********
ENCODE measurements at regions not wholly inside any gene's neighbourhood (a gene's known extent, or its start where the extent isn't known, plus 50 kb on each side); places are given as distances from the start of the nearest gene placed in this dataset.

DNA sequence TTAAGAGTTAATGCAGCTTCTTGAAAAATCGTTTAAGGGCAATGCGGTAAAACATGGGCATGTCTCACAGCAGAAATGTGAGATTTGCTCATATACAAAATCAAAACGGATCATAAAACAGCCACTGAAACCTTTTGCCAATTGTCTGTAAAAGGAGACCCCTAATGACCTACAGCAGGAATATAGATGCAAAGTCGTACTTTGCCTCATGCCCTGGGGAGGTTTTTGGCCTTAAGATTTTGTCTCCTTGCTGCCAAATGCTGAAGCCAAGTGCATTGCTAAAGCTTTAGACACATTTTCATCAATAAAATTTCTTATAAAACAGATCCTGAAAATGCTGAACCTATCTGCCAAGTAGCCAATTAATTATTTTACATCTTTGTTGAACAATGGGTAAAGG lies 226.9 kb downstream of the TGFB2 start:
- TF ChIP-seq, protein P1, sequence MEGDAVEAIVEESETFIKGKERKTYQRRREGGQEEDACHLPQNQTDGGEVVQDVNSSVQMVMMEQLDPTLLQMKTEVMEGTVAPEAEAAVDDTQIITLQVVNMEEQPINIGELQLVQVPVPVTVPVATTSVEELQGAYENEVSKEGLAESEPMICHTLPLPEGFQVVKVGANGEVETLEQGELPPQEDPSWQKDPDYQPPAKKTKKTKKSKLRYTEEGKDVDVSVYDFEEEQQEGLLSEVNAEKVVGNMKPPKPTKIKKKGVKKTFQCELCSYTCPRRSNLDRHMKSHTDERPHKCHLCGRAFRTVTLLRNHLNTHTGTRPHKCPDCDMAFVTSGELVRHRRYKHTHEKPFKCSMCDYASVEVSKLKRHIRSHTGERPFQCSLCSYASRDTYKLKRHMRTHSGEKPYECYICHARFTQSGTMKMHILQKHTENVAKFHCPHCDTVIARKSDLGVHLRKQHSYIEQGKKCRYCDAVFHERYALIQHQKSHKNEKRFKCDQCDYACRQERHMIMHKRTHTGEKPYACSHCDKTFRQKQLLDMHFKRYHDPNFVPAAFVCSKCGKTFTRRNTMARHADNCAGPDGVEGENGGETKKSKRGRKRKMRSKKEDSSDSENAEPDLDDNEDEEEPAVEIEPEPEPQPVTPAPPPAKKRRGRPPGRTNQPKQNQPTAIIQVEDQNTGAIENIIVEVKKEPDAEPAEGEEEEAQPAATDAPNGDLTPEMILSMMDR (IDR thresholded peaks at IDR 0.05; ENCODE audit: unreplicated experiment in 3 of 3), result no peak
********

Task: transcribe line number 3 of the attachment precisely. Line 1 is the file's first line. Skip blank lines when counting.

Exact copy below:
- TF ChIP-seq, protein P1, sequence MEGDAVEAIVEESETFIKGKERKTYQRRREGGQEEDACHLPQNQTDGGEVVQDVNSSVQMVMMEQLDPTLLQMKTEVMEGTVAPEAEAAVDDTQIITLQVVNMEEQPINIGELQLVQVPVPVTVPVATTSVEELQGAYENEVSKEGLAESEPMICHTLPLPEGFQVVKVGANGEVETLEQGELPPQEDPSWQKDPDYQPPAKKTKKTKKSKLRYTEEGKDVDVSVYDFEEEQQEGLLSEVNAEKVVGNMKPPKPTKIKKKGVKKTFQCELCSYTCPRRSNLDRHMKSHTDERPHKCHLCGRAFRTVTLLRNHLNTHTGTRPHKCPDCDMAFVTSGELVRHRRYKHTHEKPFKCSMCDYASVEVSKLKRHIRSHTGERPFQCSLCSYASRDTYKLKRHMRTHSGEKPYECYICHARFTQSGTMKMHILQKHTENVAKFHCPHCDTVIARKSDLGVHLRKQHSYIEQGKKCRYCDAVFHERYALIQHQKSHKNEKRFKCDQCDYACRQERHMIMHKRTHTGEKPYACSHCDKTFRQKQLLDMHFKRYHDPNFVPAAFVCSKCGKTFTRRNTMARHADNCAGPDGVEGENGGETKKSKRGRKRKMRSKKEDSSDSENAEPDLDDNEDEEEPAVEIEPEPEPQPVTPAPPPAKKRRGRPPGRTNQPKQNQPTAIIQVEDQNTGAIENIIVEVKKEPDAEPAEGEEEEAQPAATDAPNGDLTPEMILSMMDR (IDR thresholded peaks at IDR 0.05; ENCODE audit: unreplicated experiment in 3 of 3), result no peak